Fifteen of 89 – some 16 percent – of the buildings on campus at The College of Saint Rose are vacant, or unoccupied, at a time when the college is trying to improve its financial outlook.
Three of the College’s properties, 192 Partridge St., 194 Partridge St., and 962 Madison Ave. were valued at $407,400 as of March of this year, according to city assessment records. The College paid more than $1 million for those three properties. As of this month according to Zillow, a real estate database, the value of those three properties had dropped by a combined total of $599,600.
The College bought 879 Madison Ave. for $900,000 in 2011, according to a Chronicle story from April 2016. Although it is currently unoccupied, the current assessed value is more than $1.2 million, according to city assessment records.A Freedom of Information request seeking the purchase history of other campus buildings has not yet been fulfilled by the city.
Saint Rose was purchasing buildings as late as October 2014. Six months later, in March, President Stefanco announced the creation of a “Deficit Reduction Task Force,” aimed at reducing “the College’s structural deficit,” according to an email sent to faculty.
Two of the buildings – 962 Madison Ave. and 194 Partridge Ave. – have a red placard with a half a white ‘x’ through the middle which indicates that it is of high risk for first responders.
The city Fire Department is responsible for installing placards on the buildings around the City of Albany, according to Joe Toomey, deputy chief of the Albany Fire Department. Chief Toomey and his staff first became aware of the buildings through New York State code enforcement. Toomey said code enforcement informs the fire department which buildings need to be inspected and then the fire department determines if they are safe or unsafe.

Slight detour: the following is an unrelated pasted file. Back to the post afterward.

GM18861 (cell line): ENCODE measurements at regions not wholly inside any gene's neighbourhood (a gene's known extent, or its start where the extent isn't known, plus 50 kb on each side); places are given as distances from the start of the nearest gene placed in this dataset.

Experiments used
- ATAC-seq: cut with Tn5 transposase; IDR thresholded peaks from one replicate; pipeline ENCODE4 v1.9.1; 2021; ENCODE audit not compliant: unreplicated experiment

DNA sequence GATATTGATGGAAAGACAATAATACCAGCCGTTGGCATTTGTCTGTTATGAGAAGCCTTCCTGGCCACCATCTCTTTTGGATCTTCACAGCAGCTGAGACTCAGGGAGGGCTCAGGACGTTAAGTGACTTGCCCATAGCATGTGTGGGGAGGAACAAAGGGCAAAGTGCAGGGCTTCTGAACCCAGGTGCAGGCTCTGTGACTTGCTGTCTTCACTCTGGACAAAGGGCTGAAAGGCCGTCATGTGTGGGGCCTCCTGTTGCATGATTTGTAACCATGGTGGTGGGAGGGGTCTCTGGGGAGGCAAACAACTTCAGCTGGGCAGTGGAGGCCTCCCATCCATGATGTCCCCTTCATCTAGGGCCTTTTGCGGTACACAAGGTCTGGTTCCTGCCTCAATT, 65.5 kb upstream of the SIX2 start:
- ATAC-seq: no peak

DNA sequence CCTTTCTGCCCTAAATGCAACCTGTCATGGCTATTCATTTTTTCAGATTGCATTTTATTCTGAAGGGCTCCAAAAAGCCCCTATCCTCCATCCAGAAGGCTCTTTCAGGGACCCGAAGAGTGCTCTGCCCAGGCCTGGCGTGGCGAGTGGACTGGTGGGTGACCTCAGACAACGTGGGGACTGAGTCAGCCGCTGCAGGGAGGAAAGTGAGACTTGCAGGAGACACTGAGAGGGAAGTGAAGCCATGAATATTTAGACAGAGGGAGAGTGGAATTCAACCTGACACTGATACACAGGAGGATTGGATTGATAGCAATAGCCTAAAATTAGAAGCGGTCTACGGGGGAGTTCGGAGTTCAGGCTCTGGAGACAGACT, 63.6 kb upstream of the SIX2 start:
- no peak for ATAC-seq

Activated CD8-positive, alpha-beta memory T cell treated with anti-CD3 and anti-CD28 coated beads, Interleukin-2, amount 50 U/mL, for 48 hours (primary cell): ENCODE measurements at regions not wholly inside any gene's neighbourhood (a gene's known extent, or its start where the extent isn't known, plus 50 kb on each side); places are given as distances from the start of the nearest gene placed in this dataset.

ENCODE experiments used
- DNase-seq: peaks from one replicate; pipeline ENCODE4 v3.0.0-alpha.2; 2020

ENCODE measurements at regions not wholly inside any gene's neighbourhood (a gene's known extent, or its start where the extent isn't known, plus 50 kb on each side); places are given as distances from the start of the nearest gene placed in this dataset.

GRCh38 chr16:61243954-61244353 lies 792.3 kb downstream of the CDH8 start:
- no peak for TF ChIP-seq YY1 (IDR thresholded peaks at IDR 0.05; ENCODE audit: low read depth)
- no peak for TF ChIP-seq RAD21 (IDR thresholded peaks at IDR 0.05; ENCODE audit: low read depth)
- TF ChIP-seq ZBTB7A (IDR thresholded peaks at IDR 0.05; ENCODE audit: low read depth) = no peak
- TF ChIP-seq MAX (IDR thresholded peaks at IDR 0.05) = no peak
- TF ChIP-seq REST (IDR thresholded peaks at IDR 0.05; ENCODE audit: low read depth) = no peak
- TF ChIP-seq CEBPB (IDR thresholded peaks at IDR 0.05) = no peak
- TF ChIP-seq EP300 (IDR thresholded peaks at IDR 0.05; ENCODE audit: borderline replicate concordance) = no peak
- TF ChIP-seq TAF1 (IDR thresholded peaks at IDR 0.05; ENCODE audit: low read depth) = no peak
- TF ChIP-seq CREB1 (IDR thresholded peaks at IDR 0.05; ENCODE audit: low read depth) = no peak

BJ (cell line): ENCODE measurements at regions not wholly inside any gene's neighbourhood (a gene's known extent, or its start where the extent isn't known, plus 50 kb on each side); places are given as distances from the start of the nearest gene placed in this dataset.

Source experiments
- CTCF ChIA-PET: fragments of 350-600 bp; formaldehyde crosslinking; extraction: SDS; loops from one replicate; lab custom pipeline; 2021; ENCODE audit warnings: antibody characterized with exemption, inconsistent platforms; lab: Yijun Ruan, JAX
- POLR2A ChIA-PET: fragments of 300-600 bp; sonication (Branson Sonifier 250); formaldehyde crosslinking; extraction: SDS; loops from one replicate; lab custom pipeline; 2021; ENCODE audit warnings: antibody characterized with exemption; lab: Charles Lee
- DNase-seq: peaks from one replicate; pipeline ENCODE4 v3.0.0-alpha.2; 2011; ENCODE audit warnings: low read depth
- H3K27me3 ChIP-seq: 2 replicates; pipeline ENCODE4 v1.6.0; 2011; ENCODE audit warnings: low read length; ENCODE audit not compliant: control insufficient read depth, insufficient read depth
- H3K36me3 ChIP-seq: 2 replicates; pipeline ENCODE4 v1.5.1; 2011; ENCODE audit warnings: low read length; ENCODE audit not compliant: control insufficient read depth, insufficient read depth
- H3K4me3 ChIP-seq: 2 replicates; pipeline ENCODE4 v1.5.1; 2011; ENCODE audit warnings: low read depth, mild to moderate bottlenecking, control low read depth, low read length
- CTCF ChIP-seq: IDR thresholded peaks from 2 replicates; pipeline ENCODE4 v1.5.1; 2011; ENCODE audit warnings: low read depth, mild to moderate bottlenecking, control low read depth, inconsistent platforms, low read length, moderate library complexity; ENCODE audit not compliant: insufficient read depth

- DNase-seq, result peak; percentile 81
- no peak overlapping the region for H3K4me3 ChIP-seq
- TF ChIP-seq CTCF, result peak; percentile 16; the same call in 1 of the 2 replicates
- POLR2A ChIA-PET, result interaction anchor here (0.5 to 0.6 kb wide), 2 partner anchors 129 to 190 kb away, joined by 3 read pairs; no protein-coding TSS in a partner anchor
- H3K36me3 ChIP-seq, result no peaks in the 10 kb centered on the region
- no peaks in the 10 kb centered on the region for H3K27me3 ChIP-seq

The city chooses between three types of placards to place on buildings, said the Albany Fire Department. They each have a different level of structural safety awareness. A red placard with a diagonal line, or half an “x” states that the building is vacant and is potentially unsafe for first responders. The two Saint Rose buildings have this placard. A red placard with a “x” states to first responders that the structure is highly unstable.The standard red placard with no “x” just a white square signifies that the building is deemed vacant by New York State.
“We train our first responders to check the front of buildings before entering,” said Toomey. “There are different severities to each building and we place these signs on vacant buildings to benefit our safety.”
Toomey has been a supporter of the placards since 2015 when New York State adopted them as part of the state’s Fire Code. Toomey said that the placards can be issued for numerous reasons, some of which range from broken exterior staircases to unstable floors within structures.
Five buildings inspected by the New York State Office of Fire Safety and Control in April were cited for being in need of placards. Two of these buildings, 194 Partridge St. and 962 Madison Ave. now have placards, the remaining, 192 Partridge St., 202 Partridge St., and 879 Madison Ave. are not currently placarded. The violations in these three buildings were addressed, making the placards no longer necessary, according Kristen Devoe, director of public information for the New York State Department of Homeland Security and Emergency Services.
About 10 years ago the college began buying properties between South Main Avenue to the west and Partridge Street to the east, and in between Western Avenue to the north and Morris Street to the south, creating a well-defined grid where the college operates, according to Debbie Polley, the college’s vice president of finance and administration.
“Of course, there are a few outliers,” said Polley.
Property owners near campus and those outside of the boundary often contact the college to sell their buildings, said Polley. The college buys a number of its properties, too, from absentee landlords who sometimes have let the properties degrade, so the properties are not always in good condition when purchased by the college, she said.